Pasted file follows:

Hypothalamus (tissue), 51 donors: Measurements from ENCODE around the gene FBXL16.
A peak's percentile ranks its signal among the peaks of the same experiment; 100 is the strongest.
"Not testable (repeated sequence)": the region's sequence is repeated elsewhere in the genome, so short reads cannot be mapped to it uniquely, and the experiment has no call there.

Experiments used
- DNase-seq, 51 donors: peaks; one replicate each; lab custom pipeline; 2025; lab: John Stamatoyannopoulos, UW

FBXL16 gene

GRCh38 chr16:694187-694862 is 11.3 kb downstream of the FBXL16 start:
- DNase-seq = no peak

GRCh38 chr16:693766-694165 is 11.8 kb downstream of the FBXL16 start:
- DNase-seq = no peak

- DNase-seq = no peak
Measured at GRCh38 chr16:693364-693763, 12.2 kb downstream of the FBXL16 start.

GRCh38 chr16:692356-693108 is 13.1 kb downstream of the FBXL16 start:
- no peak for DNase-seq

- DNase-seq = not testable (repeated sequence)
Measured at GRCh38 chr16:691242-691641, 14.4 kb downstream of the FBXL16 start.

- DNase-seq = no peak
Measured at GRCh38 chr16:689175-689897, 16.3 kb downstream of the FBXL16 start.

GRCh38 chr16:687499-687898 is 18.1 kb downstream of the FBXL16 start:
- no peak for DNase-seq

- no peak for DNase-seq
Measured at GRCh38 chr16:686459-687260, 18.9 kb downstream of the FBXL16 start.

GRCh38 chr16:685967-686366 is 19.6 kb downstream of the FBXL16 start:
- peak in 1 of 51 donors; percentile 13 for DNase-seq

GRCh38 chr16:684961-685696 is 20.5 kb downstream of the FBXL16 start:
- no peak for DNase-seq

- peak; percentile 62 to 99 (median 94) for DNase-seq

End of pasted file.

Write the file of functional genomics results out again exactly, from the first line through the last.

Hypothalamus (tissue), 51 donors: Measurements from ENCODE around the gene FBXL16.
A peak's percentile ranks its signal among the peaks of the same experiment; 100 is the strongest.
"Not testable (repeated sequence)": the region's sequence is repeated elsewhere in the genome, so short reads cannot be mapped to it uniquely, and the experiment has no call there.

Experiments used
- DNase-seq, 51 donors: peaks; one replicate each; lab custom pipeline; 2025; lab: John Stamatoyannopoulos, UW

FBXL16 gene

GRCh38 chr16:694187-694862 is 11.3 kb downstream of the FBXL16 start:
- DNase-seq = no peak

GRCh38 chr16:693766-694165 is 11.8 kb downstream of the FBXL16 start:
- DNase-seq = no peak

- DNase-seq = no peak
Measured at GRCh38 chr16:693364-693763, 12.2 kb downstream of the FBXL16 start.

GRCh38 chr16:692356-693108 is 13.1 kb downstream of the FBXL16 start:
- no peak for DNase-seq

- DNase-seq = not testable (repeated sequence)
Measured at GRCh38 chr16:691242-691641, 14.4 kb downstream of the FBXL16 start.

- DNase-seq = no peak
Measured at GRCh38 chr16:689175-689897, 16.3 kb downstream of the FBXL16 start.

GRCh38 chr16:687499-687898 is 18.1 kb downstream of the FBXL16 start:
- no peak for DNase-seq

- no peak for DNase-seq
Measured at GRCh38 chr16:686459-687260, 18.9 kb downstream of the FBXL16 start.

GRCh38 chr16:685967-686366 is 19.6 kb downstream of the FBXL16 start:
- peak in 1 of 51 donors; percentile 13 for DNase-seq

GRCh38 chr16:684961-685696 is 20.5 kb downstream of the FBXL16 start:
- no peak for DNase-seq

- peak; percentile 62 to 99 (median 94) for DNase-seq